Any politician will tell you they’re concerned about road safety, the environment and health, or can point to their party manifesto for clear policies on cycling issues. But what are your MLAs actually doing about improving cycling in Northern Ireland? We’ve compiled and analysed the 78 cycling related Assembly Questions asked since the last election.
Cycling up at Stormont
So you use a bike to get between home and work in Northern Ireland, or maybe pop to the shops with a basket on your handlebars. You’re frustrated by a lack of cycle lanes, or no bike parking facilities, or think the roads are too dangerous. You can’t take your bike onto the train in the morning so you end up driving to work instead. What do you do about it?
You might think about contacting your local representative for some action. You’ve heard that some MLAs like cycling, or you’ve cringed at Assembly Members embarrassing themselves during Bike Week. Transport infrastructure and road safety are devolved matters, so the Assembly gives an opportunity for local issues to be debated, and local decisions taken.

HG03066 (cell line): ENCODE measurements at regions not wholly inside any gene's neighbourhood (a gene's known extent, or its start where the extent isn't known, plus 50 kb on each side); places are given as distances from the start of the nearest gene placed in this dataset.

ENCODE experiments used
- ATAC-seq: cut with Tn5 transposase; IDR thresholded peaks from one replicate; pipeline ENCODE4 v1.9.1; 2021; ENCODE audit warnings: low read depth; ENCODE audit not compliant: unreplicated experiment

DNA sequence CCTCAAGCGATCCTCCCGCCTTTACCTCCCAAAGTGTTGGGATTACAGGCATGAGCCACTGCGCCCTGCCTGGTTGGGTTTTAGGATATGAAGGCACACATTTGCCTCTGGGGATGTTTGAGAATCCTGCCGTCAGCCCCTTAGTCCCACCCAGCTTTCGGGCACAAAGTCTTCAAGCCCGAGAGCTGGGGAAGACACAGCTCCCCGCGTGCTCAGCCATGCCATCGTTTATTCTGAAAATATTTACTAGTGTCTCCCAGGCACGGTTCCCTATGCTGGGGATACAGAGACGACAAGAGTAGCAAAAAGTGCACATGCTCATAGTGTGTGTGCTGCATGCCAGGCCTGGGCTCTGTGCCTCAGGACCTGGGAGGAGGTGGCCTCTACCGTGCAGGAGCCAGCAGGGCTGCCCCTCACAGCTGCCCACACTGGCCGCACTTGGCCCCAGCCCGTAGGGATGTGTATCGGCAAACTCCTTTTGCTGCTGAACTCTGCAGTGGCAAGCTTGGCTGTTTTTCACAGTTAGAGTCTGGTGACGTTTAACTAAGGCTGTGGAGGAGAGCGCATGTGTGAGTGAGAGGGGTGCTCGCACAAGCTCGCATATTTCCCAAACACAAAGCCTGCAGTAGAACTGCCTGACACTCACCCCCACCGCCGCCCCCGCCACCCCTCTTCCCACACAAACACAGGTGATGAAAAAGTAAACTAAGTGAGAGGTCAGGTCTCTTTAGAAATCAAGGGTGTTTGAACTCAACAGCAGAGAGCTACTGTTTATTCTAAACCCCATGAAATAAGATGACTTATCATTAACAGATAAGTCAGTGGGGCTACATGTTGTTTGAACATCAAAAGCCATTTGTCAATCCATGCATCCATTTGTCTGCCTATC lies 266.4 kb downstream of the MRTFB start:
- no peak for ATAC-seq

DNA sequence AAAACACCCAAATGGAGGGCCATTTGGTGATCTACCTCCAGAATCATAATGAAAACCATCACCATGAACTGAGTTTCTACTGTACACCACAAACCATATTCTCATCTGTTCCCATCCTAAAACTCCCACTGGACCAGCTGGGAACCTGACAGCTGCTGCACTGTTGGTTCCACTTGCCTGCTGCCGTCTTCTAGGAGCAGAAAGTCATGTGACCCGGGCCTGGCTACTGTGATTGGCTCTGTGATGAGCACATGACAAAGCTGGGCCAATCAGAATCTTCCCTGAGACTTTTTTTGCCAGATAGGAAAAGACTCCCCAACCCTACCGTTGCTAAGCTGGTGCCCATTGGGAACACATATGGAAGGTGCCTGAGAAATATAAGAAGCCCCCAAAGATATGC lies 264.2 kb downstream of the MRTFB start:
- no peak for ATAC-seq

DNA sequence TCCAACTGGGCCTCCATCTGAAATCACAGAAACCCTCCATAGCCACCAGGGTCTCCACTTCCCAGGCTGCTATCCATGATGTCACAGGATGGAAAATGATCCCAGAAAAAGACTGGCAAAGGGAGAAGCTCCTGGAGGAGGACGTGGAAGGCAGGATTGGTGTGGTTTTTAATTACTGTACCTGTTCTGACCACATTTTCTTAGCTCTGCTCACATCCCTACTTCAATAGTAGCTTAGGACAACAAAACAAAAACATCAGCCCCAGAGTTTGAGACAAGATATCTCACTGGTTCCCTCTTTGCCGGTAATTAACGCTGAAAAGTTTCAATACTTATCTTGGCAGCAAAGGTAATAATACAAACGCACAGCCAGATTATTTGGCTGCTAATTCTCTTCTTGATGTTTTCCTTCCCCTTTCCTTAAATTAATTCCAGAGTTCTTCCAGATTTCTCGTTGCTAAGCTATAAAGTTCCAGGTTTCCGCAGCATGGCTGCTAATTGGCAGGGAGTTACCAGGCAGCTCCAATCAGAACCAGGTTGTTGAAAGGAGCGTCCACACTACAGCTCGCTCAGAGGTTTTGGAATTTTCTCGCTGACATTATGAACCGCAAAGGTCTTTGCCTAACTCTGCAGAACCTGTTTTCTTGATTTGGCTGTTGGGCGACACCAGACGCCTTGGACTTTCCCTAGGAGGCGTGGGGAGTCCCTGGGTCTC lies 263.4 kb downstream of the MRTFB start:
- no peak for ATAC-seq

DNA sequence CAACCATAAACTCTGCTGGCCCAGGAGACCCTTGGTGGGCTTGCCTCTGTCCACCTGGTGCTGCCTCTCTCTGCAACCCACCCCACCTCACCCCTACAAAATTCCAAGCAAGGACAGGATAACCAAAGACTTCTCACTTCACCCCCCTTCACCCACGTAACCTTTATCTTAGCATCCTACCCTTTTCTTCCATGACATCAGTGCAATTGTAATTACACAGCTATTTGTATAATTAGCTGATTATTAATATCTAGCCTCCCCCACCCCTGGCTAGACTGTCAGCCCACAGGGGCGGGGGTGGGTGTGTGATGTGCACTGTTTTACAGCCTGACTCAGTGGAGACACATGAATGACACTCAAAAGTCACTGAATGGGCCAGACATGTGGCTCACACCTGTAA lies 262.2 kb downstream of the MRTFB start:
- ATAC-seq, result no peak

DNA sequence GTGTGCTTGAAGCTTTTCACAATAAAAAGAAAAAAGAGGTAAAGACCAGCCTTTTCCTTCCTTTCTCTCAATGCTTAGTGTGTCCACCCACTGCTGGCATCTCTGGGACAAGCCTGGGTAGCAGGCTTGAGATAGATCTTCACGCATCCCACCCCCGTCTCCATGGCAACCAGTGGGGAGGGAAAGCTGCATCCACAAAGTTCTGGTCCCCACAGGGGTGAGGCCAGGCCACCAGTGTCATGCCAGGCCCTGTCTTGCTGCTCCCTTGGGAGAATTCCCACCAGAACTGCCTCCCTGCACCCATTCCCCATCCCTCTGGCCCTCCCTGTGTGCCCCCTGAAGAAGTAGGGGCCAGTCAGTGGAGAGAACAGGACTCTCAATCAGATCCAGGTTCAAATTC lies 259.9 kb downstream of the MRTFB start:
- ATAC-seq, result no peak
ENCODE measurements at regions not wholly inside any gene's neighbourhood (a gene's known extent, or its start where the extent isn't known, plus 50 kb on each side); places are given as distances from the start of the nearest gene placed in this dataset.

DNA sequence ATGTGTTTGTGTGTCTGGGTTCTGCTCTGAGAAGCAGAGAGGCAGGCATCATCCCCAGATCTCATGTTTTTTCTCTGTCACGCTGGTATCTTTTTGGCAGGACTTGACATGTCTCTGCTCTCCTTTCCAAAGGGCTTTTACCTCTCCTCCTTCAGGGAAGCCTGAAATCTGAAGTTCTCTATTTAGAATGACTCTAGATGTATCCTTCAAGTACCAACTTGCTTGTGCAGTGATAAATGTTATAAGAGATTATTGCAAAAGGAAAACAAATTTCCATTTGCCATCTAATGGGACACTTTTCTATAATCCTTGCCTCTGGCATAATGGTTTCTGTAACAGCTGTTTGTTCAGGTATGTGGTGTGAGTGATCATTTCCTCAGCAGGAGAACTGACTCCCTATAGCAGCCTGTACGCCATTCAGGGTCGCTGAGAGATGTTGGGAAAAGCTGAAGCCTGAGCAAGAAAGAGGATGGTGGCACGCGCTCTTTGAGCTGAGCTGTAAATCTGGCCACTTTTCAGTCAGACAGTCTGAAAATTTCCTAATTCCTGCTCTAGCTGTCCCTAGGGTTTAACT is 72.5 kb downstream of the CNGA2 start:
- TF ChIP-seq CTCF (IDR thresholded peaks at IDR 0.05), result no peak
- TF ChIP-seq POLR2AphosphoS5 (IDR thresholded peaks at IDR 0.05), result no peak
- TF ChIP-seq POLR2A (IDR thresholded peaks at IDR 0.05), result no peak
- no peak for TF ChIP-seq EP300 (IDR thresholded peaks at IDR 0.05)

This information has been obtained through the fantastic NI Assembly AIMS Portal. NI Greenways has no political affiliations or bias – the results are simply a matter of checking the public record of our political representatives. It makes no comment on any party’s manifesto or general record on cycling, or the effect of political machinations within the Assembly or Executive influencing results.
Award for the most engaged MLA on cycling issues
Winner: Peter Weir MLA
By some distance, Peter Weir MLA (DUP, North Down) has asked the most questions on cycling issues. Clearly Peter is passionate about cycling, as demonstrated by his 23 questions since September 2011 on an impressive range of issues: road and junction safety for cyclists, dedicated budget allocation, increasing rates of cycling, safe cycling to schools and education, KSI rates, driver education in cycle awareness, and setting a range policy targets.